Tripoli, 25 July:
It is reported in Misrata that the chairman of Misrata Local Council (MLC), Yusef Ben Yusef, and vice chairman Mohamed Al-Jamal have submitted their resignations and that Mohamed Ahmed Sualim, a councillor for the city’s Al-Ghiran district, will act as interim leader until fresh elections for the two posts can be organised. They are said to have submitted their resignations at a meeting of the council yesterday and were due to formally resign live on Misrata TV at 11:30 this evening.
The resignations have not been confirmed and this is not the first time the two are said to have resigned.
The two reportedly offered to stand down at a council meeting on 21 June, following calls by other council members on them to go.
Councillors complained at the time that Ben Yusuf and Jamal had failed to resolve Misrata’s problems and were unable to manage its affairs properly. In particular, they highlighted the lack of action rebuilding the city, compensating people who had lost homes or livelihoods as a result of the fighting during the revolution and that they were doing little to help injured revolutionaries.
In the event, the two then withdrew the offer the next day. The issue was then postponed till after the national elections.
Although pressure on the two to resign was led by a number of councillors, there has been strong current of local public discontent directed at them. “People have not been happy with the ways things are run,” said Abdurrahman Sewehli, leader of the Union for Homeland (UFH) party which has a strong base in the city and led the party list vote there in the 7 July elections. “They are very frustrated. There were high expectations when Ben Yusef was elected.”
The honeymoon has been brief indeed. Because of the prominent role Ben Yusef played last year when he returned from Dubai, with medicines, food and other supplies, and his financial support for the war effort, he was extremely popular when elected MLC chairman on 25 February, just five days after Misrata elected its first new council for decades.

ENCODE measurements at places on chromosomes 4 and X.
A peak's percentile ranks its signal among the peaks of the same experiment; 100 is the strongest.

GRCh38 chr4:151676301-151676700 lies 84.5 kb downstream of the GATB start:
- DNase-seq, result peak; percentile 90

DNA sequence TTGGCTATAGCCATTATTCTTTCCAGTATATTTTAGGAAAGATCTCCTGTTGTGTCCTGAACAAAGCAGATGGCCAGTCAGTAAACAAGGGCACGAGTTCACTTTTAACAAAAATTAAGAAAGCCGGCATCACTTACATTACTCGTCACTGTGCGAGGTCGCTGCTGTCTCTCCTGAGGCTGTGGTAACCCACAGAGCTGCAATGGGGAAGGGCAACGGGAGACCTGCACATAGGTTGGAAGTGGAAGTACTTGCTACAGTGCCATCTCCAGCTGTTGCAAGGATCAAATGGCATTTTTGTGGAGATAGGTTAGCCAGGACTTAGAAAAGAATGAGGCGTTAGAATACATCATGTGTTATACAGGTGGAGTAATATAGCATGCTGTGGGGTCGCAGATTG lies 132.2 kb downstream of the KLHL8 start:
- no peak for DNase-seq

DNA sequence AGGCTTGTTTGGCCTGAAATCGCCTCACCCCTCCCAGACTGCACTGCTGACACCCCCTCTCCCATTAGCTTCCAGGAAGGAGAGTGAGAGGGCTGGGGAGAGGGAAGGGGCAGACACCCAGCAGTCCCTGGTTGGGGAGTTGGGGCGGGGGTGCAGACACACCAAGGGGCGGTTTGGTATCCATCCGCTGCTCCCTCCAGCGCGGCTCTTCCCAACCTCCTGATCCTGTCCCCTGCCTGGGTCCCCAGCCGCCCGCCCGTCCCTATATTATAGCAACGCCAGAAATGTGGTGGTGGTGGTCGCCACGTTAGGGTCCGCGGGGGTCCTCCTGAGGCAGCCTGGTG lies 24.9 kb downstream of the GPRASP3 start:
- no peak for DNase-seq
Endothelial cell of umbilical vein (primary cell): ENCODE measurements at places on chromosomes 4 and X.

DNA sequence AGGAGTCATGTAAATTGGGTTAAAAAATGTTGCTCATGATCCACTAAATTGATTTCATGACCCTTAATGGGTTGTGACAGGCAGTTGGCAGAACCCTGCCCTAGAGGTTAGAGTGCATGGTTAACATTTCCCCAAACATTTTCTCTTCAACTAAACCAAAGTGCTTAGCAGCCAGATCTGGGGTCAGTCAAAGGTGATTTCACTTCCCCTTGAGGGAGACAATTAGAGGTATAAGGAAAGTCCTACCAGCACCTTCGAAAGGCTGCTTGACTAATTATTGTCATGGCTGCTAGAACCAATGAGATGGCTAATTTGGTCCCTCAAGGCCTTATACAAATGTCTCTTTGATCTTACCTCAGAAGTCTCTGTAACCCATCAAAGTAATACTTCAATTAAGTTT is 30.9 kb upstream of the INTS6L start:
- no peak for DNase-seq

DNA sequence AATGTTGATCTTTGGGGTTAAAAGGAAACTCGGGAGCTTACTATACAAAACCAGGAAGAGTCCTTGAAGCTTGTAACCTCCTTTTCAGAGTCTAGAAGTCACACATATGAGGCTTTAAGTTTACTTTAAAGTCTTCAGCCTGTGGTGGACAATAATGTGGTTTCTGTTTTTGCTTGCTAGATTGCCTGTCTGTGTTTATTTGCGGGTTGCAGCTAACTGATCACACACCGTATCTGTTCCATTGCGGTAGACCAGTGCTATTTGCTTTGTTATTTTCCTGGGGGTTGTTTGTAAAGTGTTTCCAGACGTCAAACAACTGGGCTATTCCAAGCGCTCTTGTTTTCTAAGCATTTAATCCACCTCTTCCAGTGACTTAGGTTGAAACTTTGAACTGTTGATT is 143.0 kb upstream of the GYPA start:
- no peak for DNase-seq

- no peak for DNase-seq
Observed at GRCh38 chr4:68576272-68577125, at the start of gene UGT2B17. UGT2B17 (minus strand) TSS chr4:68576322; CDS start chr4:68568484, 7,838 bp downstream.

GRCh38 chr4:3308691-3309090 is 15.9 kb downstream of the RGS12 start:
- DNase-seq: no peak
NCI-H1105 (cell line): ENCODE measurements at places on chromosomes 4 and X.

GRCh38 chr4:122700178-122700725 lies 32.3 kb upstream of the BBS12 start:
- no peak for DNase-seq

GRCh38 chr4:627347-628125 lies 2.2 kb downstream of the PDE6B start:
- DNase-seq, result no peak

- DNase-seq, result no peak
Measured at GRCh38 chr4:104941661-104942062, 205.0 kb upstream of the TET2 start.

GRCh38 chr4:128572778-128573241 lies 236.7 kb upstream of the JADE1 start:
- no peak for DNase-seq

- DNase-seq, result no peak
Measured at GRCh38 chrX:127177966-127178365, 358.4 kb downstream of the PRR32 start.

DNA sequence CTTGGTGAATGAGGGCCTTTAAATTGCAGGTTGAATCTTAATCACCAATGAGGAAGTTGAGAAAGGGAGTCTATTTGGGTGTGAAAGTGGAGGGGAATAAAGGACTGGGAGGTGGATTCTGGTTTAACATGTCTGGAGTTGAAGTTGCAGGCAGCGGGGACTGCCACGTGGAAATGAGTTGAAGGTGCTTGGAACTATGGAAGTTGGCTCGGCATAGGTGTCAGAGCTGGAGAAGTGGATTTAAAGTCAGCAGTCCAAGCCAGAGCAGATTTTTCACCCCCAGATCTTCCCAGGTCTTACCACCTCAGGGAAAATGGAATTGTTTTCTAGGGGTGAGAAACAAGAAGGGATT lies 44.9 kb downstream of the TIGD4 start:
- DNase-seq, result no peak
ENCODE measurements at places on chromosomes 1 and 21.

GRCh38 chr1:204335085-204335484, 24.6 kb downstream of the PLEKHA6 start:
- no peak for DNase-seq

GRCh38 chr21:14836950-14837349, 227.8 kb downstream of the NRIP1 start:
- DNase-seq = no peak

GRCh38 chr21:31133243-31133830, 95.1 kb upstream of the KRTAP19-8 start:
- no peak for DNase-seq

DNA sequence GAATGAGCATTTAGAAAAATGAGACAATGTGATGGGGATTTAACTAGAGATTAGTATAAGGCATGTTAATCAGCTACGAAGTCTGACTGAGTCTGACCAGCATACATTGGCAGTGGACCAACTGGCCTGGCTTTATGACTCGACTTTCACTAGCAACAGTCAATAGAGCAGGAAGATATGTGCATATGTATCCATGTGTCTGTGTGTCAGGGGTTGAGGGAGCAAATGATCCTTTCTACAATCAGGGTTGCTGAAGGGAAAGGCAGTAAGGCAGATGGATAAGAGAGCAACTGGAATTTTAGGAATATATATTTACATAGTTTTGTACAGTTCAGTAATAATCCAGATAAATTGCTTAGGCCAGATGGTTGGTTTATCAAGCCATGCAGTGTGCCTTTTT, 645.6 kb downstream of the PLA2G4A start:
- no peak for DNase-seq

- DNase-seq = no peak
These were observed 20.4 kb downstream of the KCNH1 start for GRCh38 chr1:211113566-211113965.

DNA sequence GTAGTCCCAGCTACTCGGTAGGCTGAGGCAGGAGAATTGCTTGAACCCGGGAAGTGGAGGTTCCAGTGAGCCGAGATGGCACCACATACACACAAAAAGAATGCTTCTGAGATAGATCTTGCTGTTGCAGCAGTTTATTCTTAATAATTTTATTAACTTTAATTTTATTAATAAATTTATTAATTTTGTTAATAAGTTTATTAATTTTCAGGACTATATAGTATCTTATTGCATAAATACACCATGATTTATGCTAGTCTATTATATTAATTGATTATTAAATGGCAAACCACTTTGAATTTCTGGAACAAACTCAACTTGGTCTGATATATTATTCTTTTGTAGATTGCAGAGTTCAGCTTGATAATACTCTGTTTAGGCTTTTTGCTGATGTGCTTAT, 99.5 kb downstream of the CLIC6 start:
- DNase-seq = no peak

Al-Jamal too was well respected for his role during the revolution and was viewed as highly capable.
But this is not simply a classic case of people not being able to make the transition from wartime military commanders to peacetime political leaders.
The root problem, says Sewehli, has been that the council has no money and no authority over local education, public works or anything that would significantly improve the lives of ordinary Misratans. These remain in the hands of the government.
“The council is stuck with no money. All it does it have meetings,” Sewehli said. Nor does he blame Ben Yusef for the high expectations five months ago. “To be fair they were much higher than could be achieved by anyone.”
“The council has been given no money by the government or the NTC”, similarly complains Dr Mohamed El-Fortia, a former director of Misrata hospital, who is involved in working with wounded revolutionaries. “It has no budget. It has not been able to do anything.”
Ben Yusuf’s reporetd replacement, former brigade commander Mohamed Ahmed Sualim, has Sewehli’s full support.
“He is very capable and has extremely good relations with the revolutionaries.” Unlike other former military leaders who have found the switch to democratic political life difficult, “he is learning fast” he says. Just three months ago, Sualim was a very different operator. “He listens”, the UFH leader said. [/restrict]